Final Measure Y tally: Opponents win special election by 107 votes

April 26, 2006
Santa Paula News

Friday was officially the last day for the special election held April 18, with the release of the final ballots left to be counted showing that although Measure Y still was not passed by voters, it did pick up some steam.

By Peggy KellySanta Paula TimesFriday was officially the last day for the special election held April 18, with the release of the final ballots left to be counted showing that although Measure Y still was not passed by voters, it did pick up some steam.Only 107 votes separated those who supported the measure that would have moved the city’s CURB line to include the 6,500-acre Adams Canyon. The measure also asked that the city’s General Plan be altered to allow 495 custom ranchette lots to be created in the canyon, located northwest of the city.According to the measure, developer Pinnacle Group also planned to create 100 acres of parks, a resort, hotel and 18-hole golf course, as well as to donate 40 acres for public use such as affordable housing.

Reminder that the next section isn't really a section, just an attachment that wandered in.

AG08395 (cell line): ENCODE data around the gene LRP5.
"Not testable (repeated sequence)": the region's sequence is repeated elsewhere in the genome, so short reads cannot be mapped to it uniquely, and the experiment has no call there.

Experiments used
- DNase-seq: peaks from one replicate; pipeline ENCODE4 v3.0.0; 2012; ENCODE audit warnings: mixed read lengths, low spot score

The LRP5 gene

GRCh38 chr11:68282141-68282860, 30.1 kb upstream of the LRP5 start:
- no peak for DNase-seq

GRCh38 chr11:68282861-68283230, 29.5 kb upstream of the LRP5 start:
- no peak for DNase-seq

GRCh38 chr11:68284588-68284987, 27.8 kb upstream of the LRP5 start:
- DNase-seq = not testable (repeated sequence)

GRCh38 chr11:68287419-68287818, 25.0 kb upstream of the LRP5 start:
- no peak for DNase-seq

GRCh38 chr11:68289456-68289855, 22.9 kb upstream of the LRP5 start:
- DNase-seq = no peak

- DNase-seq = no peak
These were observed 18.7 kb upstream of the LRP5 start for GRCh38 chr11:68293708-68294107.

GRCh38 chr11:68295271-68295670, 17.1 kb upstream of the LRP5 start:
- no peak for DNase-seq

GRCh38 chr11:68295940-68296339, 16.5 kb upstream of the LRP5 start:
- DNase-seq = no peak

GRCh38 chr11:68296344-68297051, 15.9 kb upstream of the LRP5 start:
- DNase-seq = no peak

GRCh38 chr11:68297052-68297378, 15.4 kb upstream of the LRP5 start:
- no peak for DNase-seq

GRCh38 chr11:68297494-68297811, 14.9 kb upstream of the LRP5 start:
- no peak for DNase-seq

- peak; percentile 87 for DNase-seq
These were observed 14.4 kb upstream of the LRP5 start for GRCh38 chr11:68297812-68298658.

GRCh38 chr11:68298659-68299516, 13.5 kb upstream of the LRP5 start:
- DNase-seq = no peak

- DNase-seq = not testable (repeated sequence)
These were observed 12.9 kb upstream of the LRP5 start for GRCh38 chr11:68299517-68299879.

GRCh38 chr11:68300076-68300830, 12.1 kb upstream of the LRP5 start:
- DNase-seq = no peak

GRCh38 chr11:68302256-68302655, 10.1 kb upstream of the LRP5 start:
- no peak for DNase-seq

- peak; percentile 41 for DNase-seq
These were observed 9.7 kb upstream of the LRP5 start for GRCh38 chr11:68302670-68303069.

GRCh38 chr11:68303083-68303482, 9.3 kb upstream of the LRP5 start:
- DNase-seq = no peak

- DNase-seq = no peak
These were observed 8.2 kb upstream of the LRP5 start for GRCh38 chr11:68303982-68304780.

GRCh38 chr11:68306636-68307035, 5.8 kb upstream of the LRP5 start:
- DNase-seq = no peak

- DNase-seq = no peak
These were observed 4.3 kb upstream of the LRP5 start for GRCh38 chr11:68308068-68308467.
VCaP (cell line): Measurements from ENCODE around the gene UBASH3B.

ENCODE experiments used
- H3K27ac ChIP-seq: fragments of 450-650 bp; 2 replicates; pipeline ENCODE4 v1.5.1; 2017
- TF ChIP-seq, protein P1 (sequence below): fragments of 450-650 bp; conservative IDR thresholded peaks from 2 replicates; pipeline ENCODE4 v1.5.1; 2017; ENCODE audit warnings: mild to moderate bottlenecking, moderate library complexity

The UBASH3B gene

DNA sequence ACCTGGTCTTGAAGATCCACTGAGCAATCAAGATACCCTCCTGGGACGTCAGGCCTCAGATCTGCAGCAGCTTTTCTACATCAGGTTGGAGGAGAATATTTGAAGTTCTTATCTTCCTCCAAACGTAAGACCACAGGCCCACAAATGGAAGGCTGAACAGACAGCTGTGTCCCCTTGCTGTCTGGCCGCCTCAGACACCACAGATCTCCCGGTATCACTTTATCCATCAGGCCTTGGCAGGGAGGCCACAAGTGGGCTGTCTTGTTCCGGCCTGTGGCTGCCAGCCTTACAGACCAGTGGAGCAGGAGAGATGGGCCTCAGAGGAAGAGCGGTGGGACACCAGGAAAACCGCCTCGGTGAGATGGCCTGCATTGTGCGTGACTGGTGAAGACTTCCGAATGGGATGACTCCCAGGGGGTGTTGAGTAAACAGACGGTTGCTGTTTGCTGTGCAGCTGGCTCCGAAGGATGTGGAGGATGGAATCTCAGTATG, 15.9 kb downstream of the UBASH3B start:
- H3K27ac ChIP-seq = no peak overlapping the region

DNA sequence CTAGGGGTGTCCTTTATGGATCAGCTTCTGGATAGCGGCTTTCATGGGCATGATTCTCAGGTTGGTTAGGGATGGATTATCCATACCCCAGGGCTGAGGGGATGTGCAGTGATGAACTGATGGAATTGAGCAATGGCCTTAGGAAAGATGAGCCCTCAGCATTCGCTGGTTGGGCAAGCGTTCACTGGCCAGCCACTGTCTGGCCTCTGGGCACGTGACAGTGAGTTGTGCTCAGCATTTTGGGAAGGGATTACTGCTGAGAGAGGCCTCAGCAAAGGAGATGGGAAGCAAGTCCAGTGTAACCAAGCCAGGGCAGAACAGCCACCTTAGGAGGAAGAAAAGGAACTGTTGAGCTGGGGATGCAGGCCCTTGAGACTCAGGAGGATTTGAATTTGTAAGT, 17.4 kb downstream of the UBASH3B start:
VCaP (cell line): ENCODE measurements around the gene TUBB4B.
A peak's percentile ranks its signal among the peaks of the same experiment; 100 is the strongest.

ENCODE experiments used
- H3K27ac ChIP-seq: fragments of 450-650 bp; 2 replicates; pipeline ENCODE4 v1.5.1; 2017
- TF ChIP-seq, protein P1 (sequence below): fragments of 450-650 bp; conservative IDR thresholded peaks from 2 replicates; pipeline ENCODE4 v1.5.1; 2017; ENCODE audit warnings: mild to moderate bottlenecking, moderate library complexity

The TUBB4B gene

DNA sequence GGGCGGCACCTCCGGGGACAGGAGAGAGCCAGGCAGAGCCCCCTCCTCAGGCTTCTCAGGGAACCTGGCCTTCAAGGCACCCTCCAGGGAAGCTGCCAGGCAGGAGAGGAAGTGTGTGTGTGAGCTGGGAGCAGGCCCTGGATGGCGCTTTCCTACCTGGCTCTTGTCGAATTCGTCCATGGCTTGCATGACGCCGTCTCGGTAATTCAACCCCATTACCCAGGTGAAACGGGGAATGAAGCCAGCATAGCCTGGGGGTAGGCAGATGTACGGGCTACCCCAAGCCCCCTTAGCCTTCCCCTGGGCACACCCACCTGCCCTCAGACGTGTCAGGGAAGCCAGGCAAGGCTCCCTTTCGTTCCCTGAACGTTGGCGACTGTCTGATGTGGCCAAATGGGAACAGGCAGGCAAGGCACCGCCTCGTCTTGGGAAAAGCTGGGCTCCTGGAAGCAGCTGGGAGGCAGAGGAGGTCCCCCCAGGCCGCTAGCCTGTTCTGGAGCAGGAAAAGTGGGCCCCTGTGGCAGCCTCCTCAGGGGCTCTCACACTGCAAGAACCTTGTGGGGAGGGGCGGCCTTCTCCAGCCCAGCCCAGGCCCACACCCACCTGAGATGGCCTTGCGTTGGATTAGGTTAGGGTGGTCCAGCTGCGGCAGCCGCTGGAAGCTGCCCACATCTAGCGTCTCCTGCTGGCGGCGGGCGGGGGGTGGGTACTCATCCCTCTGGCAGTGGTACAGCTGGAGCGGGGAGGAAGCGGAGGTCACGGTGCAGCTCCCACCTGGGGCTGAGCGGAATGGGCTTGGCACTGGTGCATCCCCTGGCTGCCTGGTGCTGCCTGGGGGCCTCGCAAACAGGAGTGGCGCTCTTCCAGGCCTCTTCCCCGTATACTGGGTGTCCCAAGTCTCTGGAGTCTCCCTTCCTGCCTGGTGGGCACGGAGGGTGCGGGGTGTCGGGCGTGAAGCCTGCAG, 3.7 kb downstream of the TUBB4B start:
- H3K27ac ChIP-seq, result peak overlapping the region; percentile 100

On Friday, the after the count of 209 absentee ballots handed in at the polls on election day and 129 provisional ballots that need registration verification or had been mistakenly cast at an incorrect polling place, the split was 48.8 percent yes for Measure Y and 51.1 percent no. Tuesday night the first count showed that 48.6 percent (2,082) of the city’s voters had cast yes votes to 51.3 percent (2,201) of voters who rejected the measure.The absentee ballots counted Friday showed the close split between voters on Measure Y, with 109 yes votes and 100 voting no. Provisional ballots had 66 yes votes while 63 no votes.Overall, 4,630 of Santa Paula voters – 44.3 percent, almost in the exact midrange of the 40 to 50 percent turnout forecast by City Clerk Josie Herrera – cast their ballots in Tuesday’s special election.For the final count Friday, City Hall Council Chambers were again turned into the counting room; due to the county’s changeover to new voting systems it was unable to hold the election, which was overseen by Herrera and funded by the Pinnacle Group. Santa Paula voters had to decide Measure Y because Adams Canyon is outside the city’s CURB line and within SOAR (Save Open Space and Agricultural Resources) restrictions, requiring the approval of voters.



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